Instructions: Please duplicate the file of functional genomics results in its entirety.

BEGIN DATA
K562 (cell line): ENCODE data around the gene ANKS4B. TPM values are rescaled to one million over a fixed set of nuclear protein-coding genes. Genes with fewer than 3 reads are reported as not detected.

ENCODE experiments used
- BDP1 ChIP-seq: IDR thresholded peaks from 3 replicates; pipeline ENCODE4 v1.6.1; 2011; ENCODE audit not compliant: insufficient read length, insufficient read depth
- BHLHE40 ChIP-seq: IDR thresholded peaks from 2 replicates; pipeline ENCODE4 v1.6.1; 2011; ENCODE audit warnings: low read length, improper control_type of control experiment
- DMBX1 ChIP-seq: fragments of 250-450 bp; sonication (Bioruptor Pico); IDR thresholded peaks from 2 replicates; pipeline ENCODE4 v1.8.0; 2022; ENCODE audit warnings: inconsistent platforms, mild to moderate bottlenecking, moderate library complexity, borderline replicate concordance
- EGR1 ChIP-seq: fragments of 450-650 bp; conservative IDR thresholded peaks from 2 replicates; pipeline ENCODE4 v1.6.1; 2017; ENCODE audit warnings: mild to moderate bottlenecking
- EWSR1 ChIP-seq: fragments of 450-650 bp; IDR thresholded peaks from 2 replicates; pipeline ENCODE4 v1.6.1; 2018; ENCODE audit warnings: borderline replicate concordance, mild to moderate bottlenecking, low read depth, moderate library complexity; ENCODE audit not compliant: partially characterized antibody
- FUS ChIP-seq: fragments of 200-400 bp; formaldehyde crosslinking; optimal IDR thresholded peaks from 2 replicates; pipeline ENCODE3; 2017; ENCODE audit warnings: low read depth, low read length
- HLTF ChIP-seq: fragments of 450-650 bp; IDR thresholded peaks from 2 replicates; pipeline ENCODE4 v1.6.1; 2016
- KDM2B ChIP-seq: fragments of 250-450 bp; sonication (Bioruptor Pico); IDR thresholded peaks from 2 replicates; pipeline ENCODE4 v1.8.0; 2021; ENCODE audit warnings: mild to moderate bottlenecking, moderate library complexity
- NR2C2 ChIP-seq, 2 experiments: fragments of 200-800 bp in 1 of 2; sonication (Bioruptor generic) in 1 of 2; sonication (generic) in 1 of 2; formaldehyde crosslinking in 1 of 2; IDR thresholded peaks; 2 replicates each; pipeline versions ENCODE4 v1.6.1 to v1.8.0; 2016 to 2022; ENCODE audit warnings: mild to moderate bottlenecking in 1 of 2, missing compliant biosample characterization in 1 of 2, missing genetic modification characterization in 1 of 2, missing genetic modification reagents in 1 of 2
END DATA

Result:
K562 (cell line): ENCODE data around the gene ANKS4B. TPM values are rescaled to one million over a fixed set of nuclear protein-coding genes. Genes with fewer than 3 reads are reported as not detected.

ENCODE experiments used
- BDP1 ChIP-seq: IDR thresholded peaks from 3 replicates; pipeline ENCODE4 v1.6.1; 2011; ENCODE audit not compliant: insufficient read length, insufficient read depth
- BHLHE40 ChIP-seq: IDR thresholded peaks from 2 replicates; pipeline ENCODE4 v1.6.1; 2011; ENCODE audit warnings: low read length, improper control_type of control experiment
- DMBX1 ChIP-seq: fragments of 250-450 bp; sonication (Bioruptor Pico); IDR thresholded peaks from 2 replicates; pipeline ENCODE4 v1.8.0; 2022; ENCODE audit warnings: inconsistent platforms, mild to moderate bottlenecking, moderate library complexity, borderline replicate concordance
- EGR1 ChIP-seq: fragments of 450-650 bp; conservative IDR thresholded peaks from 2 replicates; pipeline ENCODE4 v1.6.1; 2017; ENCODE audit warnings: mild to moderate bottlenecking
- EWSR1 ChIP-seq: fragments of 450-650 bp; IDR thresholded peaks from 2 replicates; pipeline ENCODE4 v1.6.1; 2018; ENCODE audit warnings: borderline replicate concordance, mild to moderate bottlenecking, low read depth, moderate library complexity; ENCODE audit not compliant: partially characterized antibody
- FUS ChIP-seq: fragments of 200-400 bp; formaldehyde crosslinking; optimal IDR thresholded peaks from 2 replicates; pipeline ENCODE3; 2017; ENCODE audit warnings: low read depth, low read length
- HLTF ChIP-seq: fragments of 450-650 bp; IDR thresholded peaks from 2 replicates; pipeline ENCODE4 v1.6.1; 2016
- KDM2B ChIP-seq: fragments of 250-450 bp; sonication (Bioruptor Pico); IDR thresholded peaks from 2 replicates; pipeline ENCODE4 v1.8.0; 2021; ENCODE audit warnings: mild to moderate bottlenecking, moderate library complexity
- NR2C2 ChIP-seq, 2 experiments: fragments of 200-800 bp in 1 of 2; sonication (Bioruptor generic) in 1 of 2; sonication (generic) in 1 of 2; formaldehyde crosslinking in 1 of 2; IDR thresholded peaks; 2 replicates each; pipeline versions ENCODE4 v1.6.1 to v1.8.0; 2016 to 2022; ENCODE audit warnings: mild to moderate bottlenecking in 1 of 2, missing compliant biosample characterization in 1 of 2, missing genetic modification characterization in 1 of 2, missing genetic modification reagents in 1 of 2